Mediagraphy - Discography - Trackography - Videography - Gigography - Biography - Chronology

30 November 2011

Ray Charles Live In Viareggio (1976)

In earlier posts I've described how some of Ray Charles' concerts (in 1979 and in 1984) in Viareggio were covered by Italian TV (and possibly also radio). This article in the newspaper Unita implies that an earlier performance, on 3 August 1976, was also televized by Rai Uno - on 16 September of that same year. I assume that this program has not survived.

Who knows more?

Ray Charles Live Over Radio At The Ann Arbor Festival (1973)

Photo by Cecil Lockard.
On 7 and 8 September 1973 the 4th Ann Arbor Blues And Jazz Festival took place at Otis Spann Memorial Field. The festival had been inaugurated by the University of Michigan in 1969, but was canceled in 1971. In 1972 the festival was successfully revived, and in 1973 the new organizers felt its programming was strong enough for a nation-wide live radio broadcast by NPR (over WILL AM and FM). The Ray Charles Show wound up the festival and the radio program on the Saturday evening. The entire festival was also broadcast by local station KUT-FM and KUNC, the University of Colorado's radio station, as part of a fundraiser (sources: Greeley Daily Tribune, Waterloo Iowa Daily Courier, 7 Sep. 1973).

A kind spirit provided me with some decent copies of six tracks that were performed during this concert (probably originating from the radio broadcast mentioned above).
Mr. Kip Brown submitted some great intelligence about what went on during Brother Ray's concert, and shared the correct set list. The best news is that the whole performance by the Ray Charles troupe has survived:
  1. Unidentified instrumental
  2. Intro
  3. Let The Good Times Roll
  4. Busted
  5. Hey Mister
  6. Georgia On My Mind
  7. I Feel So Bad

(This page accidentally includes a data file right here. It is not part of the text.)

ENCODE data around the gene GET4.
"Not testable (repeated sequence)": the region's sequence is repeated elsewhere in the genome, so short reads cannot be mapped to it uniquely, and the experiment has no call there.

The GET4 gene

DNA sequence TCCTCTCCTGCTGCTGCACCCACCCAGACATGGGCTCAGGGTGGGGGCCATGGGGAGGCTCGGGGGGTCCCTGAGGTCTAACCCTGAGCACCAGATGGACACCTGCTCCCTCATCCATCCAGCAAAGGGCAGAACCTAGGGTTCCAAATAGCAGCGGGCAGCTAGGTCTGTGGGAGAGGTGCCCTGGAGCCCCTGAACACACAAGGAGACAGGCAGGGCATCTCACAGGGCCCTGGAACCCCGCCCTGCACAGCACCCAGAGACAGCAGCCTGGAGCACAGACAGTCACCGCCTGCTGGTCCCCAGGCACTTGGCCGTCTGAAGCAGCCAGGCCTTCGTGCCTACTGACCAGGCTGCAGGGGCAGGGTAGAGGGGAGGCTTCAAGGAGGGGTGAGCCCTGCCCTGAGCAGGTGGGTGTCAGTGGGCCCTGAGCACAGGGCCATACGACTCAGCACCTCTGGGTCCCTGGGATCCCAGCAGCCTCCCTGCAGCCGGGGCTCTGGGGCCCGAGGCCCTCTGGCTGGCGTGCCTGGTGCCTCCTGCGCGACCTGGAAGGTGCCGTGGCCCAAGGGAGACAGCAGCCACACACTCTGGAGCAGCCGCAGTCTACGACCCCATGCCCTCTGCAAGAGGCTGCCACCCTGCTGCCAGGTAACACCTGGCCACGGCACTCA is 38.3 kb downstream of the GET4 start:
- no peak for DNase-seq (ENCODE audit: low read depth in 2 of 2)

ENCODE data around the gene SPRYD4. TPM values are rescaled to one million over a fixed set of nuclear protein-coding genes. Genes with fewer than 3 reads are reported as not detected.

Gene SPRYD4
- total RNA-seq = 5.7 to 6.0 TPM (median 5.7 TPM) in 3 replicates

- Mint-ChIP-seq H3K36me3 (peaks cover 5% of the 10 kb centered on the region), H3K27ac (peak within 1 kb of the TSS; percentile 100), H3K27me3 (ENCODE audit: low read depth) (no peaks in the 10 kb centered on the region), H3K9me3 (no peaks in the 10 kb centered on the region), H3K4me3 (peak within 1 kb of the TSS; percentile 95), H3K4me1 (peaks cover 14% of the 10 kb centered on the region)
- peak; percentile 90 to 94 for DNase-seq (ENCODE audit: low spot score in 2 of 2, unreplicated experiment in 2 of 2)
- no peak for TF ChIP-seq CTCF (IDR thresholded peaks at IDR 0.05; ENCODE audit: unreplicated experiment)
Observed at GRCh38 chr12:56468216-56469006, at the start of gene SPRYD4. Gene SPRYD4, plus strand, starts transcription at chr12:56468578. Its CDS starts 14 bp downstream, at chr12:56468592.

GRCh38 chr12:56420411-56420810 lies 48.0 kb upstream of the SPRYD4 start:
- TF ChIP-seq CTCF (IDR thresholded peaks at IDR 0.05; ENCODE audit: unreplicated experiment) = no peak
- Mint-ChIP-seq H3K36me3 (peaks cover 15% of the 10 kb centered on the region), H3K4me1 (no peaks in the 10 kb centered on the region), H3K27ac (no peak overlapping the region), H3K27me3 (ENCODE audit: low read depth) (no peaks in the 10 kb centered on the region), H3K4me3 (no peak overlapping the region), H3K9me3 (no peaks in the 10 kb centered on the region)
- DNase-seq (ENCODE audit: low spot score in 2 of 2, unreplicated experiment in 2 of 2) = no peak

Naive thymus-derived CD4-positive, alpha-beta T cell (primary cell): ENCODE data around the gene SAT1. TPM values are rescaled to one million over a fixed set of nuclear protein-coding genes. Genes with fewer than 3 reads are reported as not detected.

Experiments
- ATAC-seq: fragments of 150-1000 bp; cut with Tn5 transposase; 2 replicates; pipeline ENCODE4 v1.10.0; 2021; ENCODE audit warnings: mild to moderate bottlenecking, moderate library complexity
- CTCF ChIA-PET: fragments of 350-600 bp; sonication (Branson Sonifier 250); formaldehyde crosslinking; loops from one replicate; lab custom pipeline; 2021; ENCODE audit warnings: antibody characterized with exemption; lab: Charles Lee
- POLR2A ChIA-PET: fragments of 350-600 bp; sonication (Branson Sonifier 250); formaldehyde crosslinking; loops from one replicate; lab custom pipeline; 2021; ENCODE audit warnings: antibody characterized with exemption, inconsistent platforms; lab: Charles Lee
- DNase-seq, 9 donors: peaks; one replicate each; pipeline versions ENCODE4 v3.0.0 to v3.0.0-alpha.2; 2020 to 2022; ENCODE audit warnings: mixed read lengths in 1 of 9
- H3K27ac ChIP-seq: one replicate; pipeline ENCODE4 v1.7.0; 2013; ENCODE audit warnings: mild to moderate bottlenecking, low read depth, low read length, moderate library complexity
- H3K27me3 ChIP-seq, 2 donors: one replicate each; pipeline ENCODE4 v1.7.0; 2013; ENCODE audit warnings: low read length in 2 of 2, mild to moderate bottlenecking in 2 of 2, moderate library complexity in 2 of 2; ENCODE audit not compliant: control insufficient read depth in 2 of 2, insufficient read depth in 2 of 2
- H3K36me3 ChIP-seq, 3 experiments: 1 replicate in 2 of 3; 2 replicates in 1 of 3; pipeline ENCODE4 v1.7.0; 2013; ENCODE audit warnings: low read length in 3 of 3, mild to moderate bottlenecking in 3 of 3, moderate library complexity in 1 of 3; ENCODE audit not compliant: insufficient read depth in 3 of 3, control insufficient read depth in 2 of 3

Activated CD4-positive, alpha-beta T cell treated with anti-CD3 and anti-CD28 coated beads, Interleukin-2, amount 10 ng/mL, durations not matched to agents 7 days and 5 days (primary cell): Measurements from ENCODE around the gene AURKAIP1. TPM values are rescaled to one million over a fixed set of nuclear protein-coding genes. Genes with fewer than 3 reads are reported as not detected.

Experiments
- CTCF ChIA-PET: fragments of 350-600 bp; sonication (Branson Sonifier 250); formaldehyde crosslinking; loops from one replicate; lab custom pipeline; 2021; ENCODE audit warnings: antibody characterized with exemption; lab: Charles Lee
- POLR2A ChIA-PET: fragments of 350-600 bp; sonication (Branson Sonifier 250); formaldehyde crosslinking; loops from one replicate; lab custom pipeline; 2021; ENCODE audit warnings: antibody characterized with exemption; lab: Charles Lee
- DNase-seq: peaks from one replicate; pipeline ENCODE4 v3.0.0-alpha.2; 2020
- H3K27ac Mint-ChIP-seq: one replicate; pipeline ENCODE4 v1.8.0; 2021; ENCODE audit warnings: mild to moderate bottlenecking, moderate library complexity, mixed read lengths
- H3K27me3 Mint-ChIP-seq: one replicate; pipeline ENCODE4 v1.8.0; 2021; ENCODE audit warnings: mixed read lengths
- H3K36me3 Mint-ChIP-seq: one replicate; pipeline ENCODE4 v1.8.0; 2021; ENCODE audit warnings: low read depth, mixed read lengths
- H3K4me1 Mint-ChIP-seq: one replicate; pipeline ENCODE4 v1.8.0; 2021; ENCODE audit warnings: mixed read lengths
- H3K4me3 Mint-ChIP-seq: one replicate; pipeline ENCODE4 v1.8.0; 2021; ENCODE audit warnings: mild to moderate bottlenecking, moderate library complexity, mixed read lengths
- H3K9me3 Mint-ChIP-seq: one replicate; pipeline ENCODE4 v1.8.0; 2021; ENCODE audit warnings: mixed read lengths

8. He Called Me Baby (All Night Long) (with The Raelettes)
  9. I Can Make It Through The Days (But Oh Those Lonely Nights)
  10. Look What They've Done To My Song, Ma
  11. Love Train (The Raelettes)
  12. I Can't Stop Loving You (incomplete due to sound problems)
  13. Shake (The Raelettes)
  14. Every Saturday Night
  15. Seems Like I Gotta Do Wrong
  16. Louise
  17. What'd I Say
  18. Let's Go Get Stoned
#1 - see comments below.
Review in Cashbox,
Sep. 22, 1973.
#5 is a unique live versions, only known from the album Message From The People (it could've been a perfect protest song for the Occupy movement!).
Tune #8, He Called Me Baby (All Night Long), is the only known recorded performance by The Raelettes of this country song (written in 1962 by Harlan Howard). The Patsy Cline's version from 1963 was probably best known, but I guess this version by The Raelettes came closer to Candy Staton's record (Fame #1476) from 1970 (listen to clip, below), ...although the gorgeous version by Ella Washington (a #77 Pop/#38 R&B hit released by Sound Stage 7 in 1969; listen to clip, below) is also a worthy contender [but see Kip Brown's 3d comment].
#15, Louise, is a marvelously souled up version of the original release. I think if this version would have been released as a single, it could have been a much bigger hit.

Personnel:
Musicians: Greg Abate, Claude Johnson - alto saxophone; Wilbur Brown, James Clay - tenor saxophone; Leroy Cooper - bariton saxophone; Dan Ackerman, Phil Guilbeau, Walter Miller, Tony Horowitz - trumpet; Glenn Childress, Don Switzer, Ken Tussing, Craig Woods - trombone; John Henderson - organ;  Harvey Sarch - guitar; Edgar Willis - bass; Scott von Ravensberg - drums. Raelettes: Dorothy Berry, Denise Jackson, Mable John, Vernita Moss, Madelyn Quebec.*
*   Based on notes provided by Joël Dufour, and comments by Tony Horowitz.  

Patsy Cline, He Called Me Baby (All Night Long):


Ella Washington, He Called Me Baby (All Night Long):


From Ann Arbor Sun, April 23.
Ad from Ann Arbor Sun, July 12, 1973.
Handbill.
Ad from Ann Arbor Sun, Aug. 8, 1973.
More promotion materials here.

29 November 2011

Ray Charles On 20/20 (1981)

On 12 November 1981 the ABC news magazine 20/20 - which  offered investigative journalism items and entertainment features - had a documentary item on Ray Charles, made by correspondent Bob Brown. Through an interview with the Genius, cross-edited with new footage from Greenville, a few contemporary sequences from concerts, and Ray's performance before the Georgia State legislature, the feature focused on the usual biographical mantras.

Most of the concert segments showed fragments of a gig that must have been recorded a few years before, with a selection of Ray's biggest all-time hits (I've Got A Woman, What'd I Say, I Can't Stop Loving You, Georgia), but also with a beautiful brief finale of Am I Blue, with Johnny Coles (whose last stint with the band was in '79).